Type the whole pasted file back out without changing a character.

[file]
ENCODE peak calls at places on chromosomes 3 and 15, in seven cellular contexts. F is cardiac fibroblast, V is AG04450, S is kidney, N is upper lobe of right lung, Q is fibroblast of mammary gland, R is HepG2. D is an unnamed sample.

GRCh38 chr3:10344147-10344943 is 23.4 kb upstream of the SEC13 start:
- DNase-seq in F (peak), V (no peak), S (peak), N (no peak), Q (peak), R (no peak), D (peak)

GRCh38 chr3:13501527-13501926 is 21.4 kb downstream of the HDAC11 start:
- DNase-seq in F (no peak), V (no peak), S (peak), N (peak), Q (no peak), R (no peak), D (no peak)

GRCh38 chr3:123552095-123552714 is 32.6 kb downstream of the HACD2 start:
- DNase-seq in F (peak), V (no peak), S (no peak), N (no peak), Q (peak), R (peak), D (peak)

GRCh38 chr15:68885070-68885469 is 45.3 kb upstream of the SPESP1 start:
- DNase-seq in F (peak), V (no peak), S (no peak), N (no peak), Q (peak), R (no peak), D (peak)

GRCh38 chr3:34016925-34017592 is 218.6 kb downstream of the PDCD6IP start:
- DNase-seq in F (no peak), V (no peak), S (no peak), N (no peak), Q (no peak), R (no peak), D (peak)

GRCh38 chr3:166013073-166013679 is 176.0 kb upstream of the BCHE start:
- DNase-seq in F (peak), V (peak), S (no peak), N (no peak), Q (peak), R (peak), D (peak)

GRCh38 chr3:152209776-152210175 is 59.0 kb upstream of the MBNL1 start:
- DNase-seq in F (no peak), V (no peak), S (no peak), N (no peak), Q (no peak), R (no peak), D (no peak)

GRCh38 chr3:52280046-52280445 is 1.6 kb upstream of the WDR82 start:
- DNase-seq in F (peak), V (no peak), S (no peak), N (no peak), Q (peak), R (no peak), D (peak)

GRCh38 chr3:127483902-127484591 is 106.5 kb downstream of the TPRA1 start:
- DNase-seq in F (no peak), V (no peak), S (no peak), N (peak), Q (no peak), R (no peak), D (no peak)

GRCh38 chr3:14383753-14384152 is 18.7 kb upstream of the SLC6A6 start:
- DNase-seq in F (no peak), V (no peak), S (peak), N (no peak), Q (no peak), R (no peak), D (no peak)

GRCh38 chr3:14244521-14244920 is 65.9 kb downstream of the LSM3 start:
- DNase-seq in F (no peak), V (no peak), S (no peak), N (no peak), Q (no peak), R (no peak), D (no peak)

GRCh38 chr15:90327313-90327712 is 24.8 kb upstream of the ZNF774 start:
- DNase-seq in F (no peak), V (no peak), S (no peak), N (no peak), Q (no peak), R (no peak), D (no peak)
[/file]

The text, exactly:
ENCODE peak calls at places on chromosomes 3 and 15, in seven cellular contexts. F is cardiac fibroblast, V is AG04450, S is kidney, N is upper lobe of right lung, Q is fibroblast of mammary gland, R is HepG2. D is an unnamed sample.

GRCh38 chr3:10344147-10344943 is 23.4 kb upstream of the SEC13 start:
- DNase-seq in F (peak), V (no peak), S (peak), N (no peak), Q (peak), R (no peak), D (peak)

GRCh38 chr3:13501527-13501926 is 21.4 kb downstream of the HDAC11 start:
- DNase-seq in F (no peak), V (no peak), S (peak), N (peak), Q (no peak), R (no peak), D (no peak)

GRCh38 chr3:123552095-123552714 is 32.6 kb downstream of the HACD2 start:
- DNase-seq in F (peak), V (no peak), S (no peak), N (no peak), Q (peak), R (peak), D (peak)

GRCh38 chr15:68885070-68885469 is 45.3 kb upstream of the SPESP1 start:
- DNase-seq in F (peak), V (no peak), S (no peak), N (no peak), Q (peak), R (no peak), D (peak)

GRCh38 chr3:34016925-34017592 is 218.6 kb downstream of the PDCD6IP start:
- DNase-seq in F (no peak), V (no peak), S (no peak), N (no peak), Q (no peak), R (no peak), D (peak)

GRCh38 chr3:166013073-166013679 is 176.0 kb upstream of the BCHE start:
- DNase-seq in F (peak), V (peak), S (no peak), N (no peak), Q (peak), R (peak), D (peak)

GRCh38 chr3:152209776-152210175 is 59.0 kb upstream of the MBNL1 start:
- DNase-seq in F (no peak), V (no peak), S (no peak), N (no peak), Q (no peak), R (no peak), D (no peak)

GRCh38 chr3:52280046-52280445 is 1.6 kb upstream of the WDR82 start:
- DNase-seq in F (peak), V (no peak), S (no peak), N (no peak), Q (peak), R (no peak), D (peak)

GRCh38 chr3:127483902-127484591 is 106.5 kb downstream of the TPRA1 start:
- DNase-seq in F (no peak), V (no peak), S (no peak), N (peak), Q (no peak), R (no peak), D (no peak)

GRCh38 chr3:14383753-14384152 is 18.7 kb upstream of the SLC6A6 start:
- DNase-seq in F (no peak), V (no peak), S (peak), N (no peak), Q (no peak), R (no peak), D (no peak)

GRCh38 chr3:14244521-14244920 is 65.9 kb downstream of the LSM3 start:
- DNase-seq in F (no peak), V (no peak), S (no peak), N (no peak), Q (no peak), R (no peak), D (no peak)

GRCh38 chr15:90327313-90327712 is 24.8 kb upstream of the ZNF774 start:
- DNase-seq in F (no peak), V (no peak), S (no peak), N (no peak), Q (no peak), R (no peak), D (no peak)